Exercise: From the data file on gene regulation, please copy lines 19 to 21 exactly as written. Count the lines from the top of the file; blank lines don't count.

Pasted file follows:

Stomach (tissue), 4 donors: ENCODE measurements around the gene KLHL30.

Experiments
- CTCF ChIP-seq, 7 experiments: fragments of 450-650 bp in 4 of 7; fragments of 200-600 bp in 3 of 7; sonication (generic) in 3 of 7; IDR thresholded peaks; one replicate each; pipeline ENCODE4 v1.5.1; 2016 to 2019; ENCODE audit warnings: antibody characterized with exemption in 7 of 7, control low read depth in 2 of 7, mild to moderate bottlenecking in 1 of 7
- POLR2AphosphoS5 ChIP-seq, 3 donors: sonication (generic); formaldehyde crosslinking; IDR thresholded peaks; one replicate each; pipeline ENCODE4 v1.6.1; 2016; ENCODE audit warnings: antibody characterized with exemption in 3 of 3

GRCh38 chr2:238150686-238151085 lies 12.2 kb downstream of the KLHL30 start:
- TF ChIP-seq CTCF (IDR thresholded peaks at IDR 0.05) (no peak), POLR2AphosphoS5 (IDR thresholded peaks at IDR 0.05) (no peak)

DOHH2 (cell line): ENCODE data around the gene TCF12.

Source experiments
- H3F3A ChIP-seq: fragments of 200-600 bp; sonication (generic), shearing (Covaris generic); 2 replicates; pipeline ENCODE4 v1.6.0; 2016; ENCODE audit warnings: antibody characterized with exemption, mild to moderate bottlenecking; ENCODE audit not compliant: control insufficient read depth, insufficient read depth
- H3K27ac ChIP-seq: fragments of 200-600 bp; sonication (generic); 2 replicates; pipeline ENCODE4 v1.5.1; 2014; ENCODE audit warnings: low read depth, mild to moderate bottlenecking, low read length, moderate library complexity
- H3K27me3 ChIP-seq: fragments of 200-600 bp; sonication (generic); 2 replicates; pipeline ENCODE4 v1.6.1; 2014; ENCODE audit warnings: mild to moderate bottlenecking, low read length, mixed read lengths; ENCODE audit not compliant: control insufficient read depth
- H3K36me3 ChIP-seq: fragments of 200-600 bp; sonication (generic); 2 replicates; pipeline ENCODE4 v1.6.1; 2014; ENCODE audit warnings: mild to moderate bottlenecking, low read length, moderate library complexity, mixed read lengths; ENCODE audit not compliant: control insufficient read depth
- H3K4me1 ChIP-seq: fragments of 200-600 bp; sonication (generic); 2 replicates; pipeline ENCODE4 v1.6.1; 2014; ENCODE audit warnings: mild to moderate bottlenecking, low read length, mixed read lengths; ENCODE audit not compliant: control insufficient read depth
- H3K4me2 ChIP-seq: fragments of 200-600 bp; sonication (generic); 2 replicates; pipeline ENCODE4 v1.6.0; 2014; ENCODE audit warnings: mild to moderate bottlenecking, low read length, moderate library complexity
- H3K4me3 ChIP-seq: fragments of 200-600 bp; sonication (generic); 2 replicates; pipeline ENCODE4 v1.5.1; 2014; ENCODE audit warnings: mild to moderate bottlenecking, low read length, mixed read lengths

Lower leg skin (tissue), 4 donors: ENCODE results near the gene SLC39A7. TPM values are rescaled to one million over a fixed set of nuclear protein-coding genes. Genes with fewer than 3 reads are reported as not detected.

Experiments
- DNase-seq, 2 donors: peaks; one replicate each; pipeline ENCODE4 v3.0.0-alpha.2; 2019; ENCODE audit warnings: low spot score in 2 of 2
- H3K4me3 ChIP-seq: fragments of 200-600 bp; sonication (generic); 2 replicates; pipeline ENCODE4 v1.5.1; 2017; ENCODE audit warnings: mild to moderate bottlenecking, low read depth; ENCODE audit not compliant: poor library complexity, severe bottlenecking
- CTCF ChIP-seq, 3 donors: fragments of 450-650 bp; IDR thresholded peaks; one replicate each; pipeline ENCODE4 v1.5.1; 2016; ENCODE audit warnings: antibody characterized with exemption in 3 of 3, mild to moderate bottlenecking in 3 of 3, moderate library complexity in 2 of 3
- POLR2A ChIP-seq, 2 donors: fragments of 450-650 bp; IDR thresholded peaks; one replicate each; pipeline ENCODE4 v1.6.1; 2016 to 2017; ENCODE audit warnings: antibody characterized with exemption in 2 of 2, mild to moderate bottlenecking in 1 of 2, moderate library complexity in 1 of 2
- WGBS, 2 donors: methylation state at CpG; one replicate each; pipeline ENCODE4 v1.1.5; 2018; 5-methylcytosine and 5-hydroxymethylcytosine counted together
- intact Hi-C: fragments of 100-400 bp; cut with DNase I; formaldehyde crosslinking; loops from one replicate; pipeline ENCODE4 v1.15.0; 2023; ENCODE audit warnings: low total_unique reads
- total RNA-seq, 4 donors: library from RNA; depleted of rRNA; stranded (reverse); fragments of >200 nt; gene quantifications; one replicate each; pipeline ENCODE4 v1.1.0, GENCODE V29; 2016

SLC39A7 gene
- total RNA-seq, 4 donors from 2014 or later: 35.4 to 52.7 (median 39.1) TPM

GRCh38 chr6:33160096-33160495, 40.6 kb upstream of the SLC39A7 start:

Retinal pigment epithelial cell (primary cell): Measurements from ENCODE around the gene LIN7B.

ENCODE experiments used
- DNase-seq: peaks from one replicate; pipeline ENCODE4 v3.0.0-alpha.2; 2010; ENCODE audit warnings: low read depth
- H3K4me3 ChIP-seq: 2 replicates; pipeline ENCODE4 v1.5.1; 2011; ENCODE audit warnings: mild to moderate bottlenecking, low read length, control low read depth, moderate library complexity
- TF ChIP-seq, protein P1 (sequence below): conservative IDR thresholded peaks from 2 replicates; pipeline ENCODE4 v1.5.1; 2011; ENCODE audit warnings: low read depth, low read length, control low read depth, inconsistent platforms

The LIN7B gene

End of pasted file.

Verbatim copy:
- H3K4me3 ChIP-seq: fragments of 200-600 bp; sonication (generic); 2 replicates; pipeline ENCODE4 v1.5.1; 2017; ENCODE audit warnings: mild to moderate bottlenecking, low read depth; ENCODE audit not compliant: poor library complexity, severe bottlenecking
- CTCF ChIP-seq, 3 donors: fragments of 450-650 bp; IDR thresholded peaks; one replicate each; pipeline ENCODE4 v1.5.1; 2016; ENCODE audit warnings: antibody characterized with exemption in 3 of 3, mild to moderate bottlenecking in 3 of 3, moderate library complexity in 2 of 3
- POLR2A ChIP-seq, 2 donors: fragments of 450-650 bp; IDR thresholded peaks; one replicate each; pipeline ENCODE4 v1.6.1; 2016 to 2017; ENCODE audit warnings: antibody characterized with exemption in 2 of 2, mild to moderate bottlenecking in 1 of 2, moderate library complexity in 1 of 2